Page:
Advisories

Deferred Retirement Option Plans

Governments should exercise extreme caution in considering DROP plans and that prior to approving such plans they conduct a structured decision-making process.

GFOA Advisories identify specific policies and procedures necessary to minimize a government’s exposure to potential loss in connection with its financial management activities. It is not to be interpreted as GFOA sanctioning the underlying activity that gives rise to the exposure.

Numerous governments have added deferred retirement option program (DROP) features to defined benefit plans. In some instances, DROPs were established with the stated goal to achieve certain financial and human resource management objectives, the most common being employee retention beyond their otherwise anticipated retirement age. In other cases, DROPs were negotiated as a pension benefit enhancement. 

DROPs can vary significantly, but usually include a lump-sum payout in addition to an employee’s pension. DROPs allow employees who are eligible to retire from a defined benefit plan to instead continue working and elect to participate in the DROP. During DROP participation, employees do not accrue additional service or increased compensation in the defined benefit formula. Instead, all or a portion of the employee’s benefit is credited to the employee’s notional DROP account (“the DROP account”) in the retirement plan. When employees ultimately retire, they typically receive the balance in the account, including interest credits, in a lump sum in addition to the monthly pension benefit accrued at the start of DROP participation. Essentially under a DROP, employees who qualify for a pension benefit are able to continue working while at the same time begin receiving their pension benefits in a deferred account.

GFOA recommends that government defined benefit plans do not include DROPs for the following reasons:

1.      The cost impact of a DROP is difficult to assess. DROP plan provisions blur the distinction between active participation and retirement and the impact on plan costs is not always readily apparent. This lack of transparency in plan cost is the result of two primary factors:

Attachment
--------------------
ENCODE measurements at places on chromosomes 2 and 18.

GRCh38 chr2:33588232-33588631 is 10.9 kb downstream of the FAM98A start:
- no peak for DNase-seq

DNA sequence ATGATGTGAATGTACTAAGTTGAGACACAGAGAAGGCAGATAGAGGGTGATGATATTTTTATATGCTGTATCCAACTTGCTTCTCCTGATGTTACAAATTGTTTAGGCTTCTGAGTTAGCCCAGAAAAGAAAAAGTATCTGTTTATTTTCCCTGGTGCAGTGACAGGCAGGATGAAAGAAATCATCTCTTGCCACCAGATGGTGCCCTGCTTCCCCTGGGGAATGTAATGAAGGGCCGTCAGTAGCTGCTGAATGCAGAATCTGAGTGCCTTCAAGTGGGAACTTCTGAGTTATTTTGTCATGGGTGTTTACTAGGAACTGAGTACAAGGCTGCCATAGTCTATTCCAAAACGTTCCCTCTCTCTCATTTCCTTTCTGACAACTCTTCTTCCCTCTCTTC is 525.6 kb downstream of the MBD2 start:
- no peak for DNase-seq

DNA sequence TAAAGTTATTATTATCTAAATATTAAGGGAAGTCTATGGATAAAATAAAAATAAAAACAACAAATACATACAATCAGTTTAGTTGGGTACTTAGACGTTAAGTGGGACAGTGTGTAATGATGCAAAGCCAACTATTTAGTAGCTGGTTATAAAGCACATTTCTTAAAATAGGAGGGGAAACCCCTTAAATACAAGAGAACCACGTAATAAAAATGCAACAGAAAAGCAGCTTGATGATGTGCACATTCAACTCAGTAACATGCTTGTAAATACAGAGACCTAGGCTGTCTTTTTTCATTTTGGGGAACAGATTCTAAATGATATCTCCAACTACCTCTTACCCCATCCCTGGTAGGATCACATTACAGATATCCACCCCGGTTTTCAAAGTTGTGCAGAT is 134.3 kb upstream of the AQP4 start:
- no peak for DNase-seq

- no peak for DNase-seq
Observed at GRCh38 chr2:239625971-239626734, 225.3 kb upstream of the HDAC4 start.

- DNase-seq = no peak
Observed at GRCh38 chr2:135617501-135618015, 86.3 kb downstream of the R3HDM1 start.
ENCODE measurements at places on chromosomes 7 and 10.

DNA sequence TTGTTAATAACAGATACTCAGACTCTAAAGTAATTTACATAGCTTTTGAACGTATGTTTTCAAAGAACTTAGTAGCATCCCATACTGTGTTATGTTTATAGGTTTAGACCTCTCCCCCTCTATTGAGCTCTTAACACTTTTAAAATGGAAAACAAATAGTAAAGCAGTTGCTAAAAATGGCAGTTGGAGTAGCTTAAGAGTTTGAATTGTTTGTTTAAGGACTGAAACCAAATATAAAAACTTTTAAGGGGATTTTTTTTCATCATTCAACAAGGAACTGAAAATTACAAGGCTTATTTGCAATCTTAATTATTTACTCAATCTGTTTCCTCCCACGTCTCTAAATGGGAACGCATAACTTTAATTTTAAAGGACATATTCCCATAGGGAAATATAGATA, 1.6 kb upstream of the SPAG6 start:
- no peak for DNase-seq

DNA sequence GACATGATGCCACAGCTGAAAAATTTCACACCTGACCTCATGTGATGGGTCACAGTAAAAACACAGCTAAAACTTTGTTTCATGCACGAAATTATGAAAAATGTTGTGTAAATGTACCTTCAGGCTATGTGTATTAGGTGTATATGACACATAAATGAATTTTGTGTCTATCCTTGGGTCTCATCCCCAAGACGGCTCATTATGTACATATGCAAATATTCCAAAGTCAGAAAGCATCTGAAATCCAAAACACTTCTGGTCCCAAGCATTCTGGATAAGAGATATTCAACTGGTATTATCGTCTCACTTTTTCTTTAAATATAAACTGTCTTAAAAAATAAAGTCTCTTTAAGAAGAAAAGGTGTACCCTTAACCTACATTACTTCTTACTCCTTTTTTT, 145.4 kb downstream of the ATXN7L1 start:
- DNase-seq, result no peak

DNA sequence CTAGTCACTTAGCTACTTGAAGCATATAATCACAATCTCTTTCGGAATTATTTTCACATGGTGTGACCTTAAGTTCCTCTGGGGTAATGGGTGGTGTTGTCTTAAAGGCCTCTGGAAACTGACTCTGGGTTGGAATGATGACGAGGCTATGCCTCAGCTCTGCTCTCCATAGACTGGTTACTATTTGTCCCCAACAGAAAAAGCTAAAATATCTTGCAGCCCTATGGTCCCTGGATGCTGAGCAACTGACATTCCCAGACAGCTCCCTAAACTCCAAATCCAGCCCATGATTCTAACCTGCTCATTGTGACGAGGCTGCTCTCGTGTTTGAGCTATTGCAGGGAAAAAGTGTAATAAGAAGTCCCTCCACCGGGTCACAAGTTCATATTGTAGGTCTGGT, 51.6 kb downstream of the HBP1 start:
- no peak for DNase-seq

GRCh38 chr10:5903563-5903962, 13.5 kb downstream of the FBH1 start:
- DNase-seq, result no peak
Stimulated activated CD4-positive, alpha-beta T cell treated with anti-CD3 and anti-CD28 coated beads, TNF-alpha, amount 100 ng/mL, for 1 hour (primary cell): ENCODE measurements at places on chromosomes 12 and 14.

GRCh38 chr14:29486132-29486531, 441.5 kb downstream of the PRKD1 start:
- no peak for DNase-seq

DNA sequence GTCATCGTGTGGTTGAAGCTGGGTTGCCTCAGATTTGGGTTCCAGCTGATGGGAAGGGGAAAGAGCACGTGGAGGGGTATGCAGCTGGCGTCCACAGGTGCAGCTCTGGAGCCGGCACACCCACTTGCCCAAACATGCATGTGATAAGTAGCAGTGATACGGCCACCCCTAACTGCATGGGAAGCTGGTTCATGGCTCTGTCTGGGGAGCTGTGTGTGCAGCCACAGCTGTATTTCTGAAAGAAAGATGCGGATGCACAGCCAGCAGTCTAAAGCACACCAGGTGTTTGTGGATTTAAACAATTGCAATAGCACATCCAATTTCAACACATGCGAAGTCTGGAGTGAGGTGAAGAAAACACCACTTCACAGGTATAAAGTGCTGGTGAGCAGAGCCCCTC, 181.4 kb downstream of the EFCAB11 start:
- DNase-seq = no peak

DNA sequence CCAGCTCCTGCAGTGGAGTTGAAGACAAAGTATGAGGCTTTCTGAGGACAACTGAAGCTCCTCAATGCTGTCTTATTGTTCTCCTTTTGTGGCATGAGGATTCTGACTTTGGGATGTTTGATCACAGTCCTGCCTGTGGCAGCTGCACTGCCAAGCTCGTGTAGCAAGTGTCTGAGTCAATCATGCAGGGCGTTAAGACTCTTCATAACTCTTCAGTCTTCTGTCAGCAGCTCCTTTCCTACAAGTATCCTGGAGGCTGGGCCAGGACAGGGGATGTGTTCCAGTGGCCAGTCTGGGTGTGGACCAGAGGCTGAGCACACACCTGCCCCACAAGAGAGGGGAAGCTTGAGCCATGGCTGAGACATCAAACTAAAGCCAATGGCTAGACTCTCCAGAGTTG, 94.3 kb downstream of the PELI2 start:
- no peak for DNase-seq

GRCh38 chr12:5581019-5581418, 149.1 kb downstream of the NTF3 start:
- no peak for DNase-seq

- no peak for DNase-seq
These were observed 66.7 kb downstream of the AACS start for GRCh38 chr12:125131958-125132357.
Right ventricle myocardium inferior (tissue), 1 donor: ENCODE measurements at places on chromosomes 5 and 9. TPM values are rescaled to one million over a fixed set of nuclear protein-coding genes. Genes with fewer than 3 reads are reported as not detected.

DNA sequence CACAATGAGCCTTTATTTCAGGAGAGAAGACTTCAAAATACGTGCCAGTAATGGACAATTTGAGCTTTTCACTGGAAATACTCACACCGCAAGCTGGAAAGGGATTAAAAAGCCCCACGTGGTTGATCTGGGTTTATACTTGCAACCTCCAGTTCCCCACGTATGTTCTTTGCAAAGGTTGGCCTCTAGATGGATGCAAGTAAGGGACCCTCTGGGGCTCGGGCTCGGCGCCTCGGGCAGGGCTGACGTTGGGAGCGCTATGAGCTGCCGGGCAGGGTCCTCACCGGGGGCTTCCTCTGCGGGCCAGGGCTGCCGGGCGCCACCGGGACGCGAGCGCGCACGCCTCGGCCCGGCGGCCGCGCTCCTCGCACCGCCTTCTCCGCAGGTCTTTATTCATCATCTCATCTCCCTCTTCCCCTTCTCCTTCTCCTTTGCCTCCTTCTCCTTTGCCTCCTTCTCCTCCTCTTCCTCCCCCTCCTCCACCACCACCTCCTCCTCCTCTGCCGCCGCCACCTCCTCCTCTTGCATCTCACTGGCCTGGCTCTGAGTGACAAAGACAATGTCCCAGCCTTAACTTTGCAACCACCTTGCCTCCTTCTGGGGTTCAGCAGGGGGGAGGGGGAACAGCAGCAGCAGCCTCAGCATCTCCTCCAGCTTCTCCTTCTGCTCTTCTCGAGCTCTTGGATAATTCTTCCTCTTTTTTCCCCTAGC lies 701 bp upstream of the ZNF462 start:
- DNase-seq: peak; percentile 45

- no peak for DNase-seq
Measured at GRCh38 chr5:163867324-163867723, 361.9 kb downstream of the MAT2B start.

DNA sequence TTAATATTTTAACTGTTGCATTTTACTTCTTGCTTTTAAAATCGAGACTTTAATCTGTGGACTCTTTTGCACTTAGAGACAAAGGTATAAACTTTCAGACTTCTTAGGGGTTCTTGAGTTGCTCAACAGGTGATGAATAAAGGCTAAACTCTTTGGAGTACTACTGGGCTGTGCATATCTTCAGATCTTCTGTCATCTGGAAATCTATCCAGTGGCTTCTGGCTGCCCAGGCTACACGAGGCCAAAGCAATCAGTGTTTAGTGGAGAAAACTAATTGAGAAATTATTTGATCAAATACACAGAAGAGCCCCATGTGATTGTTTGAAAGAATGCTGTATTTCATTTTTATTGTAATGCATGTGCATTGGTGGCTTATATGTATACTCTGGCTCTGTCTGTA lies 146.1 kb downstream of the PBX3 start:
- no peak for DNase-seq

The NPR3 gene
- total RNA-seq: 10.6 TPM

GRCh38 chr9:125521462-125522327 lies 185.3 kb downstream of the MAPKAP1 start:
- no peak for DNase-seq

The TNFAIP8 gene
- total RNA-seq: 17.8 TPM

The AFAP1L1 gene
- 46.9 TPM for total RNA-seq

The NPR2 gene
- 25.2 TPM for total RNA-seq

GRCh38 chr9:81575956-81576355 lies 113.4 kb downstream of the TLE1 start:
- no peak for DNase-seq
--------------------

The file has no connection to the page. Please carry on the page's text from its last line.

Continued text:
• Most plans do not assume 100% retirement at first eligibility but assume different retirement rates at different eligible ages. If a plan permits an election to participate in the DROP without leaving employment and the provisions are beneficial to the employee, more members will likely enter DROP than otherwise would have been expected to retire. This effectively means members are starting their benefits earlier, which under many plan designs will increase plan costs.
  • Testing the cost impact of a proposed or implemented DROP requires making assumptions about when members would have retired without the DROP. Such assumptions cannot be tested by experience, because the presence or absence of the DROP impacts the real-world retirement decisions that employees make. Furthermore, economic conditions, health insurance coverage, and other factors may drive changes in retirement utilization that make it difficult to isolate the effect of the DROP on retirement decisions.

How a DROP impacts retirement patterns may be difficult to accurately assess. Therefore, claims that a specific DROP is “cost neutral” or will not increase the employer’s cost of funding the pension plan should be viewed with caution because in many well documented instances, costs have been substantially higher than anticipated for the sponsoring governments. In addition to the cost impact on the pension plan, if the DROP results in increased retention of experienced employees, higher salary and benefit costs should also be expected.

2. DROPs may conflict with goals of pension design. Defined benefit plans are designed to provide lifetime retirement income and an orderly transition between generations of workers. DROPs often reduce lifetime income replacement in exchange for a lump sum at retirement.

 

Many government pension plans provide financial incentives that encourage retirement at a relatively early age and short term of service. The decision to offer a DROP, which extends employment, and widespread participation by employees, is strong indication of both an employee and employer desire for longer terms of employment. If the design of the pension plan does not align with the expected or desired career length, then the plan should be reviewed and amended for better alignment.